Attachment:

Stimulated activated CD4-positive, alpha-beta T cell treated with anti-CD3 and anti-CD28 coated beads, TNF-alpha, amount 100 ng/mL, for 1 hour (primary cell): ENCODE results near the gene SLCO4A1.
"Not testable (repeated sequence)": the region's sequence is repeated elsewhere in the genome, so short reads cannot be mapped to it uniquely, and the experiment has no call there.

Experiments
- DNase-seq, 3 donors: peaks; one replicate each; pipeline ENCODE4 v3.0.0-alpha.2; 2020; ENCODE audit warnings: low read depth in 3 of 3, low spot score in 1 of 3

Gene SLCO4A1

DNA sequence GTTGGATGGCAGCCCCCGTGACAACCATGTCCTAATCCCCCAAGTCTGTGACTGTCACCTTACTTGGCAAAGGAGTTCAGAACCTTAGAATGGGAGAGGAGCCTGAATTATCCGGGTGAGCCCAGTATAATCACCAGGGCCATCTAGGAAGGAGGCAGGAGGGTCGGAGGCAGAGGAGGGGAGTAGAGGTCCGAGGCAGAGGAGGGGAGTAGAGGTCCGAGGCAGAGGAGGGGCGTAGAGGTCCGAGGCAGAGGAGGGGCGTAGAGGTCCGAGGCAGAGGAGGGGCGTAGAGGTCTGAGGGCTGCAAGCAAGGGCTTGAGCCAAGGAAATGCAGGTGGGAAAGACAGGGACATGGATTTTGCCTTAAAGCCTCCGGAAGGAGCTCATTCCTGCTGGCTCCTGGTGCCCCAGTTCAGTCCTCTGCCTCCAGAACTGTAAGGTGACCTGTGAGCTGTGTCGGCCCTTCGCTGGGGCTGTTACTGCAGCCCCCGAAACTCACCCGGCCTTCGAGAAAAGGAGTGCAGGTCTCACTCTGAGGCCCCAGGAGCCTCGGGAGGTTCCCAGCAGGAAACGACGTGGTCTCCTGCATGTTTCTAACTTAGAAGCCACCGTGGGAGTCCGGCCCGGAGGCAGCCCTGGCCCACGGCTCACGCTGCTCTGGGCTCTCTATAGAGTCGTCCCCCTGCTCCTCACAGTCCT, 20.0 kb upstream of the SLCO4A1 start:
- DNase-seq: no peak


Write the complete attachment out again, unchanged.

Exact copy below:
Stimulated activated CD4-positive, alpha-beta T cell treated with anti-CD3 and anti-CD28 coated beads, TNF-alpha, amount 100 ng/mL, for 1 hour (primary cell): ENCODE results near the gene SLCO4A1.
"Not testable (repeated sequence)": the region's sequence is repeated elsewhere in the genome, so short reads cannot be mapped to it uniquely, and the experiment has no call there.

Experiments
- DNase-seq, 3 donors: peaks; one replicate each; pipeline ENCODE4 v3.0.0-alpha.2; 2020; ENCODE audit warnings: low read depth in 3 of 3, low spot score in 1 of 3

Gene SLCO4A1

DNA sequence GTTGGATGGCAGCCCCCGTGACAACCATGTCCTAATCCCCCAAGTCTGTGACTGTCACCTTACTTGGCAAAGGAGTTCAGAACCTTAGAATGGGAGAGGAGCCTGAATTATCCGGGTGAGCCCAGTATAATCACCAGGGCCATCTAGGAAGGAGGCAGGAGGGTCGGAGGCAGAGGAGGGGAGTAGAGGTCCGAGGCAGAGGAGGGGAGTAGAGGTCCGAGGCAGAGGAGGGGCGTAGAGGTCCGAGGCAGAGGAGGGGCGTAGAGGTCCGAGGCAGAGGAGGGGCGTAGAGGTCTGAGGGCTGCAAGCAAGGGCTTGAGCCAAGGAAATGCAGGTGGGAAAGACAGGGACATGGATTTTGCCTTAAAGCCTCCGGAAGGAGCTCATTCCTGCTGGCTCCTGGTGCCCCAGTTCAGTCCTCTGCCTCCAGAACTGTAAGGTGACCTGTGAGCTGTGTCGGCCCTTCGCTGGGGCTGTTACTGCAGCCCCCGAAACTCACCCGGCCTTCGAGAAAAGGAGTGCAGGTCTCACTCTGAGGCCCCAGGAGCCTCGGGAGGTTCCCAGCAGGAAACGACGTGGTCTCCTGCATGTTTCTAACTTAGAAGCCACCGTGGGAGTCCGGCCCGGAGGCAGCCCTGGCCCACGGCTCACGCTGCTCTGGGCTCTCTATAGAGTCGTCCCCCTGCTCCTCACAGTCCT, 20.0 kb upstream of the SLCO4A1 start:
- DNase-seq: no peak